Contrary to popular belief, Felix is actually the son of Argentine soccer star Jose Manuel Moreno, also known as "El Charro." Ranked as one of the the best 25 players in 20th century by the IFFHS, it is widely believed that the great El Charro died in 1978 at the age of 62. In Fact, he had faked his own death in order to escape the country to be with his one true love, Kim Ryrie. The much younger Ryrie used her Spring/Autumn love affair with Moreno as inspiration to finish her masterpiece- the first polyphonic digital sampling synthesizer known as The Fairlight CMI. As the legend goes, Ryrie and Moreno concieved Felix during the final stages of the groundbreaking synth's design and construction only to see it rise to prominence in the early 80's after their son's birth.AllegedlyFelix was literally born in the studio workshop on a soft, make-shift, bed of circuitry and hand-made audio cables. To this day the young Moreno claims to have a fullconsciousmemory of his own birth, and has dedicated his life to music theory, and electronic sound synthesis. Armed with a degree in composition from Northwestern University, and trailer full of synthesizers, Felix roams the land in quest of Electro righteousness.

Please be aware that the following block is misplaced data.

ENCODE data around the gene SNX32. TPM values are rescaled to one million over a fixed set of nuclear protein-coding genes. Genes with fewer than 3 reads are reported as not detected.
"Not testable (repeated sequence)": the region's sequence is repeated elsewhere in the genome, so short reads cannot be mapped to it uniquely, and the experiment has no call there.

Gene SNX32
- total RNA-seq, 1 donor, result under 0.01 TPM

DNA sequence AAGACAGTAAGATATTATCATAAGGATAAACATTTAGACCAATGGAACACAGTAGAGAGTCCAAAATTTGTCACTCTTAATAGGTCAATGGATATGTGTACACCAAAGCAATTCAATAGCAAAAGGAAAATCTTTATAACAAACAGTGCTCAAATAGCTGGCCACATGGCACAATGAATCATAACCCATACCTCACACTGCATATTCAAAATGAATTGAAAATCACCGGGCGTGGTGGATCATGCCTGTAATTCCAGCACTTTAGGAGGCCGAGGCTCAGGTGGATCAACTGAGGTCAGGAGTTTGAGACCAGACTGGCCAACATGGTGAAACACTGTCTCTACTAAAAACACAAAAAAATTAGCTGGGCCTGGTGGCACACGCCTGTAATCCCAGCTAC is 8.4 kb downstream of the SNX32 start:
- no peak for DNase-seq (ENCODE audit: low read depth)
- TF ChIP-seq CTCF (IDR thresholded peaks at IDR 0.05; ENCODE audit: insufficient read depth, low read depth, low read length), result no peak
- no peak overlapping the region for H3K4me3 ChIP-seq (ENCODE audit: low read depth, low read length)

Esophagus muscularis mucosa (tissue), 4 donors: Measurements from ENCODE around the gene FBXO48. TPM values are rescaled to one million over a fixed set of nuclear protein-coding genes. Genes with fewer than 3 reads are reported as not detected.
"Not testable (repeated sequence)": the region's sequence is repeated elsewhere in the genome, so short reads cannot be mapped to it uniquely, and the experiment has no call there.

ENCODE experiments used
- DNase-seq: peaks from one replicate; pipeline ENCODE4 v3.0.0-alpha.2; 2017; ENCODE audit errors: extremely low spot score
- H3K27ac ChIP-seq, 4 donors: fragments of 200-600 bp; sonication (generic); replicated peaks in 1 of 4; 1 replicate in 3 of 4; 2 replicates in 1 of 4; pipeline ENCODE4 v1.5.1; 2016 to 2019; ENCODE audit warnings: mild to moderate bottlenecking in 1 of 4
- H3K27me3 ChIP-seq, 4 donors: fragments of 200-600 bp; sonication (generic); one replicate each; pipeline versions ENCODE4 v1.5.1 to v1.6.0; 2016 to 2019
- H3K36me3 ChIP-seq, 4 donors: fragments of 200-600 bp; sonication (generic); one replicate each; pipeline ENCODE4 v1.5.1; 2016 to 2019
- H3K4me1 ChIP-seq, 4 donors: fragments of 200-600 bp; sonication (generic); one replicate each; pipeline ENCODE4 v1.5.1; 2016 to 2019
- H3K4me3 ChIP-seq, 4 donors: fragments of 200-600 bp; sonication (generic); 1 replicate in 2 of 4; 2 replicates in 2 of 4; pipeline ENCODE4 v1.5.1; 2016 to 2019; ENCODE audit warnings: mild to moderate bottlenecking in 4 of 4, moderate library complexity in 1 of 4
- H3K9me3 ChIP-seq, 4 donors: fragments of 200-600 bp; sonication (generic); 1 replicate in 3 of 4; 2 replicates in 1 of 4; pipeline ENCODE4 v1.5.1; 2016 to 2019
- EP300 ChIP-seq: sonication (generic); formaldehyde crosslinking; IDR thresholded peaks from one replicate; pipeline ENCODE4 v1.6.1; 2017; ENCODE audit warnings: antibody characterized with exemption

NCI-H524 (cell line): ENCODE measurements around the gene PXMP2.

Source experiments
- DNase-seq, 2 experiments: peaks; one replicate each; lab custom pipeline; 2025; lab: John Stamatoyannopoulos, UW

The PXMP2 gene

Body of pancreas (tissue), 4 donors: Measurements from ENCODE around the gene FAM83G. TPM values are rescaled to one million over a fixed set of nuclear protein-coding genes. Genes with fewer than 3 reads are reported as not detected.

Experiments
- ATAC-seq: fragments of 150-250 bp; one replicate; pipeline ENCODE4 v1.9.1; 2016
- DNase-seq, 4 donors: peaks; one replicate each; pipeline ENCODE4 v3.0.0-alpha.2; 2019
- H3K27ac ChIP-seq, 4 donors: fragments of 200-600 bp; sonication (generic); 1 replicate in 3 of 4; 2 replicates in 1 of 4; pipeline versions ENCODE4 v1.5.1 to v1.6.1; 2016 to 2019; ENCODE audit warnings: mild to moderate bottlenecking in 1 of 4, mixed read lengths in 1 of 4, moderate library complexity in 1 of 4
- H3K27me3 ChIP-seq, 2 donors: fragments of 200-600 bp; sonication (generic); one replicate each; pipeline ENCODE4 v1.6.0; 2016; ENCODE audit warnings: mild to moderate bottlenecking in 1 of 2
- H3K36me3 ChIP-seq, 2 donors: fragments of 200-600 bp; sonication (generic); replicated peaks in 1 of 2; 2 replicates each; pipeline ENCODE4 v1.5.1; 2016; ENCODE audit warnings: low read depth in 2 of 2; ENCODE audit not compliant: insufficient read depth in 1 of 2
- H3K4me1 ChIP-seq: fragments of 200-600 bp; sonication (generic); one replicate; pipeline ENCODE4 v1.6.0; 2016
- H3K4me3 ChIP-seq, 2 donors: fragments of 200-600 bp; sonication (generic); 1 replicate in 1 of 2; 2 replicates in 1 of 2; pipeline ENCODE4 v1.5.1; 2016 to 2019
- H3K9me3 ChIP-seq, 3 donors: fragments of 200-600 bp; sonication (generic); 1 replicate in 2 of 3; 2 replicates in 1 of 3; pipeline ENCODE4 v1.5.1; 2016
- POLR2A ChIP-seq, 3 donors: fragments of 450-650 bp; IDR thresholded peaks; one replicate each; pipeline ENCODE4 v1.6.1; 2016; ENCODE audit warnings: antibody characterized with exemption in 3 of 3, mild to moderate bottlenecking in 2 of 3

Rural Texas (Christmas, 1979)- David Bowman, formerastronaut inN.A.S.A.'s controversial Experimental Space Travel Program and inspiration for Stanley Kubrik's character of the same name in his film- "2001: A Space Odyssey", was delivering his first child backstage at a sold-out live music venue. Bowman had been an outlaw on the run for over a decade ever since a fight on the set of "2001", over the film's final sequence, earned him an assault charge, and a warrant for his arrest. His whereabouts are poorly chronicled after that until a reported love affair in the late 70's with a beautiful french musician, with the last name Thibault, who was working as a roadie on Willie Nelson's U.S. tour supporting his platinum record, "Stardust." It was backstage during the performance of title track, "Stardust" that the man responsible for Kubrik's "star child" delivered his son, Thibault. (later shortened to Tibaut) As an adult, Tibaut gravitated to Austin, The Live Music Capitol of the World, where he became a musician, singer, producer, filmmaker, and successful DJ, and presently resides at the Auto Body headquarters in Brooklyn, New York.